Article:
By Stevan Knezevic,
O. Adewale Osipitan
and Jon Scott
Understanding the critical time for weed removal in corn and soybeans would not only ensure effective weed removal and minimize unnecessary weed control inputs but could potentially help minimize the development of herbicide resistance in weeds.
Most studies have shown that the critical time for weed removal in corn and soybeans starts at the early crop stage, as it's well-known that early-emerging weeds are the most competitive against the crop.
This implies that preemergence weed control tactics would help control early-emerging weeds and possibly delay the need for postemergence weed control inputs, including post-application of glyphosate in glyphosate-tolerant corn and soybeans.
In 2017, University of Nebraska-Lincoln researchers conducted a field study at the Haskell Ag Lab at Concord to evaluate the influence of preemergence herbicides on the critical time for weed removal in glyphosate-tolerant (Roundup-Ready) corn and soybeans.
The three-herbicide program tested in corn was: 1) no pre-application, 2) pre-application of atrazine, and 3) pre-application of Acuron.
Atrazine was used at 2 quarts per acre and was considered a single-active or "basic-blanket treatment." Acuron, which was considered a "loaded treatment" as it contains four active ingredients (atrazine, bicyclopyrone, mesotrione and s-metolachlor), was applied at 3 quarts per acre. The predominant weed species were common waterhemp, velvetleaf and green foxtail.
The critical time for weed removal in corn was significantly delayed by using pre-herbicides. For example, without a pre-herbicide, the critical time for weed removal started at the V3 growth stage, but with a pre-application of atrazine, the critical time was delayed to the V5 growth stage.
Pre-application of Acuron further delayed the critical time of weed removal to V10 growth stage, which was close to the time of corn canopy closure (Table 1). Weeds that emerge past the time of canopy closure typically are not competitive enough to affect corn yields.
Table 1: Critical time of weed removal in corn based on 5% yield loss with and without pre-herbicide. 1GDD = growing degree days; SE = standard error in parenthesis; 2DAE = days after corn emergence. Source: UNL CropWatch
This confirms that pre-herbicides delayed the need for early weed removal in corn. Furthermore, the use of products with multiple active ingredients and/or multiple modes of action has proven to be effective in further delaying the need for post-weed control programs and provided alternative modes of action for fighting glyphosate-resistant weeds in glyphosate-tolerant corn.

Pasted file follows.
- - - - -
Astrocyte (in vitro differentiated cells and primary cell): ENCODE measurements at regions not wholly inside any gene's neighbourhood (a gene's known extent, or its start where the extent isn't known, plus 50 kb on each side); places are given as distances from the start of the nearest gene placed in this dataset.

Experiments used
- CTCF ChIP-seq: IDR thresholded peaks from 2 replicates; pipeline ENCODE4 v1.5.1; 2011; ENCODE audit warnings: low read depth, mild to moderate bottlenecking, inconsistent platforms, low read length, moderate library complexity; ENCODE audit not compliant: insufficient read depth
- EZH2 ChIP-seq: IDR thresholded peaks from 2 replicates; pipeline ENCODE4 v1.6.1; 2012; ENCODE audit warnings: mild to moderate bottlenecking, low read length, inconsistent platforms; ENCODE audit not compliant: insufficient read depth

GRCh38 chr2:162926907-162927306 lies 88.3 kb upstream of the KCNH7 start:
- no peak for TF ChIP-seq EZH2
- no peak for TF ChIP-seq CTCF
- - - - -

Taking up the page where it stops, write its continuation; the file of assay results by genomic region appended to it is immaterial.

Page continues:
The three-herbicide program in soybeans tested two pre-herbicides, Authority Assist (12 ounces per acre) and Zidua PRO (6 ounces per acre), against the no pre-application of herbicide.
Authority Assist contains sulfentrazone and imazethapyr, while Zidua PRO contains saflufenacil, imazethapyr and pyroxasulfone. Both pre-herbicides were applied immediately after planting soybeans. The predominant weed species were common waterhemp, green foxtail, velvetleaf and common lambsquarters.
The critical time for weed removal in soybeans was delayed by the pre-herbicides. Without the application of a pre-herbicide, the critical time of weed removal started at 156 growing degree days, which corresponded to V1 soybean growth stage (Table 2).
Meanwhile, pre-application of either Authority Assist or Zidua PRO delayed the critical time of weed removal until 501 to 504 growing degree days, which corresponded to V6 soybean growth stage (Table 2).
Table 2: Critical time of weed removal in soybean based on 5% yield loss with and without pre-herbicide. 1GDD = growing degree days; SE = standard error in parenthesis; 2DAE = days after corn emergence. Source: UNL CropWatch.
The use of a pre-herbicide protected corn and soybean yield by preventing early-season weed emergence and competition. This also delayed the need for weed removal and post-weed control programs. More importantly, researchers hope the use of pre-herbicides with multiple modes of action would aid in managing glyphosate resistant weeds.
Knezevic is a Nebraska Extension weed management specialist. Osipitan is a post-doctoral researcher at the University of Nebraska-Lincoln. Scotts is a weed science technologist at UNL. This report comes from UNL CropWatch, which is solely responsible for the information provided and is wholly owned by the source. Informa Business Media and all its subsidiaries are not responsible for any of the content contained in this information asset.